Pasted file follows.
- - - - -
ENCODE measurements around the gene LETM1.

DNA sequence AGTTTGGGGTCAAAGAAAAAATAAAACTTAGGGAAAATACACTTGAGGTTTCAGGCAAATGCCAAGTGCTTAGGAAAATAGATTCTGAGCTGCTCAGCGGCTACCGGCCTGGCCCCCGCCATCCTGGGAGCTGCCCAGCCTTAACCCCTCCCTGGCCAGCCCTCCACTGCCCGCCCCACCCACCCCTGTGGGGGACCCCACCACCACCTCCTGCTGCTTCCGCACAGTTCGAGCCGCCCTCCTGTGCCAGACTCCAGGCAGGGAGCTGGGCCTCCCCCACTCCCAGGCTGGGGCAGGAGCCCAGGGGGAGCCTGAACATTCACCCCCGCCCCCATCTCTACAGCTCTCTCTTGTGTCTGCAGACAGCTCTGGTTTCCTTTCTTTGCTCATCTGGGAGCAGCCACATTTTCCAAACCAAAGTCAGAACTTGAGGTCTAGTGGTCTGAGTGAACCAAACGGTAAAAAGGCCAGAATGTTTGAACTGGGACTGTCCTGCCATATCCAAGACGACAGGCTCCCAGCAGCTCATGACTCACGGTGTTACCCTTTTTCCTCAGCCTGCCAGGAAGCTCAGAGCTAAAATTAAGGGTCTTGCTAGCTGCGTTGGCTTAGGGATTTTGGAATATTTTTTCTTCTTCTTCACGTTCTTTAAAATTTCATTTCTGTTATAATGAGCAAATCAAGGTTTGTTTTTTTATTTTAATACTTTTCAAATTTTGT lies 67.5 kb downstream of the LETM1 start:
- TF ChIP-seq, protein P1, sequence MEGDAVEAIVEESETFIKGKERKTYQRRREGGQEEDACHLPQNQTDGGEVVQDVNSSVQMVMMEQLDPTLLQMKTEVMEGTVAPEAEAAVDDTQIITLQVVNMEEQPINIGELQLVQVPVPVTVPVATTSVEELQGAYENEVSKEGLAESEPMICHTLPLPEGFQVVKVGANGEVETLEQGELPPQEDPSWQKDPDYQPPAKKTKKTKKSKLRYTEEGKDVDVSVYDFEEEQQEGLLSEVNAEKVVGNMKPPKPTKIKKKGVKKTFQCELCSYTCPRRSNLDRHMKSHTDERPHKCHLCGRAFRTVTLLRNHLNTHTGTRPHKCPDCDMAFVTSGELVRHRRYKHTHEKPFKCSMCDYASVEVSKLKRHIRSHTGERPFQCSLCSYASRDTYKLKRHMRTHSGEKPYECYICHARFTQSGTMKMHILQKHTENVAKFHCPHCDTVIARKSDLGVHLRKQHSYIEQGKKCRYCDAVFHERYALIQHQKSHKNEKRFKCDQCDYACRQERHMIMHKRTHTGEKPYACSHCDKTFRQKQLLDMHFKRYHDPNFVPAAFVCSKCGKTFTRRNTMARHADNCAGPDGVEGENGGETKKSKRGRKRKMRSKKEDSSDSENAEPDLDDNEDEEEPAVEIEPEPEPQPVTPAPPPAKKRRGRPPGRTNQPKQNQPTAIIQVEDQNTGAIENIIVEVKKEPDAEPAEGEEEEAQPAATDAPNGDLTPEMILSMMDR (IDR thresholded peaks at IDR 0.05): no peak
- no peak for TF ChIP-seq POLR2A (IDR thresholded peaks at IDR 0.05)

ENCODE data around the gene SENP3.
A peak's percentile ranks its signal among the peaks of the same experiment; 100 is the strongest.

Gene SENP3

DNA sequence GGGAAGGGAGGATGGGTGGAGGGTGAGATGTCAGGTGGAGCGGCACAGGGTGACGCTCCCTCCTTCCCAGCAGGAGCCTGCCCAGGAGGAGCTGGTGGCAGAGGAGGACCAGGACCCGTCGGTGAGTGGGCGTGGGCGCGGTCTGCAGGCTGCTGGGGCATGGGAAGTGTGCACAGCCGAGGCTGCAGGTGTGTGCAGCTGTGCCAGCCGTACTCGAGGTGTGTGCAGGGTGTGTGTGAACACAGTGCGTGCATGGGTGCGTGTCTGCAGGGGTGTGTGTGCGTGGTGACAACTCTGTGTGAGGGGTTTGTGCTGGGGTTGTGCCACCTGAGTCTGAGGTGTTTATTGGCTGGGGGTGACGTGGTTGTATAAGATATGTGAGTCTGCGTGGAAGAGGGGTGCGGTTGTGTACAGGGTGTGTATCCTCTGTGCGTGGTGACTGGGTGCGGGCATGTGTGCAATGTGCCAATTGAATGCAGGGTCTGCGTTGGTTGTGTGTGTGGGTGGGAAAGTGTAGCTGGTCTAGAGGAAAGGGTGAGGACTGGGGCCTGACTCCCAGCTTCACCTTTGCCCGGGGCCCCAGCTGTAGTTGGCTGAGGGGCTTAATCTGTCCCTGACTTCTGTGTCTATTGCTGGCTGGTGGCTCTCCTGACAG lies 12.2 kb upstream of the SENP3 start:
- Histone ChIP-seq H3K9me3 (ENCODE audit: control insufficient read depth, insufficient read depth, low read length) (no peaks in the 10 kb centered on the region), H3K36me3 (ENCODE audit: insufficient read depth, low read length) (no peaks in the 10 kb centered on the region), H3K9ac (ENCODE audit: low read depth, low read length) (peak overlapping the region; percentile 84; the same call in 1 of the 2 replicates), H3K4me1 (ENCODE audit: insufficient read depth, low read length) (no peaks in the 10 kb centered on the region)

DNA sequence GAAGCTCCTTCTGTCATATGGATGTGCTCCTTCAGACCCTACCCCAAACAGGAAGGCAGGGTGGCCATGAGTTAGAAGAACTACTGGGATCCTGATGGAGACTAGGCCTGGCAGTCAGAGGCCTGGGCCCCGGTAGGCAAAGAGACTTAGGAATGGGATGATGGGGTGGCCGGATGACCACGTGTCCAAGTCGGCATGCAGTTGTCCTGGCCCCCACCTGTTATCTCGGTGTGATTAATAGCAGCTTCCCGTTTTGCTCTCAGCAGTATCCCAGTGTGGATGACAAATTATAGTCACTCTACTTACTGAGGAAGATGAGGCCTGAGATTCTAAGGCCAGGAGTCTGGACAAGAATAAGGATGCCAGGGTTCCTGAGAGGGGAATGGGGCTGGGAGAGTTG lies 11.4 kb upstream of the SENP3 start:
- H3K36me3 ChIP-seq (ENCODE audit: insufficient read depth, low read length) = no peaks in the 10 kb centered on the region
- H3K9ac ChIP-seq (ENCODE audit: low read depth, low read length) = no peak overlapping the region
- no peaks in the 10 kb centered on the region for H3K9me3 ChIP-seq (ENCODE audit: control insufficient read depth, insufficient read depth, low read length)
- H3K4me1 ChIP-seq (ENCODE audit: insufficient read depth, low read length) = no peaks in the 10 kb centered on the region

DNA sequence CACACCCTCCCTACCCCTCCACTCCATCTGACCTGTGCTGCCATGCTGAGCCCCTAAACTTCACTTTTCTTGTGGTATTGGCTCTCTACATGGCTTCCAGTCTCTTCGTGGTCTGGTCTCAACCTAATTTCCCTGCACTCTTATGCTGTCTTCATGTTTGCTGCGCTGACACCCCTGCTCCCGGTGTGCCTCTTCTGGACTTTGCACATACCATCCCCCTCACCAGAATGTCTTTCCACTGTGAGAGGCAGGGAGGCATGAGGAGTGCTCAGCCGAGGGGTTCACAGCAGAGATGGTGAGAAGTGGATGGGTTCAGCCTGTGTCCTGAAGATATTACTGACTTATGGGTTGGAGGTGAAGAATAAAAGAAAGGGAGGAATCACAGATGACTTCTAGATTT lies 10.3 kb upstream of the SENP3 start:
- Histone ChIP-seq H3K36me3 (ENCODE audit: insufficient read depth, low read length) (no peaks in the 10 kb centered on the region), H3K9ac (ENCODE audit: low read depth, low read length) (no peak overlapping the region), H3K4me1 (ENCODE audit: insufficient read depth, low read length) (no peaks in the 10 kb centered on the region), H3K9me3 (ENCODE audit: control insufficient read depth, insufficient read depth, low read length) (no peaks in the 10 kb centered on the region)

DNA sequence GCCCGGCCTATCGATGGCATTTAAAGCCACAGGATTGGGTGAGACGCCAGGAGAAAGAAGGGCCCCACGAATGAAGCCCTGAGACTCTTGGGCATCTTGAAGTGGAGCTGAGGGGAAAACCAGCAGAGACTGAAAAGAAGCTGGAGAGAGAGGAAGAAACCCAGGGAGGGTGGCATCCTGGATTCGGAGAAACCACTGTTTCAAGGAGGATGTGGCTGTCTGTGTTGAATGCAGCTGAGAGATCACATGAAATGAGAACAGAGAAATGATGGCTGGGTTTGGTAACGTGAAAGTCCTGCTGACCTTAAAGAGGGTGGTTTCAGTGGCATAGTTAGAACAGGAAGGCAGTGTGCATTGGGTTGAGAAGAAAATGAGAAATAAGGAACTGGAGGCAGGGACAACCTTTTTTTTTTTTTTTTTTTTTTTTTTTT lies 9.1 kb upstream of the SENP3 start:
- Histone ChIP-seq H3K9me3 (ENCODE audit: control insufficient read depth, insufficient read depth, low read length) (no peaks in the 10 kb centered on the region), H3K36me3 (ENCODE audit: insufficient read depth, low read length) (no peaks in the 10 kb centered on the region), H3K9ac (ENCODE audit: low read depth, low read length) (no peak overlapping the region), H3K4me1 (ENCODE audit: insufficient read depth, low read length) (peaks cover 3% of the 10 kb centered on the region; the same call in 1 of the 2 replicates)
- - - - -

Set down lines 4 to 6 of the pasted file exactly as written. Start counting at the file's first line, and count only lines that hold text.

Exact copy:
- no peak for TF ChIP-seq POLR2A (IDR thresholded peaks at IDR 0.05)

ENCODE data around the gene SENP3.
A peak's percentile ranks its signal among the peaks of the same experiment; 100 is the strongest.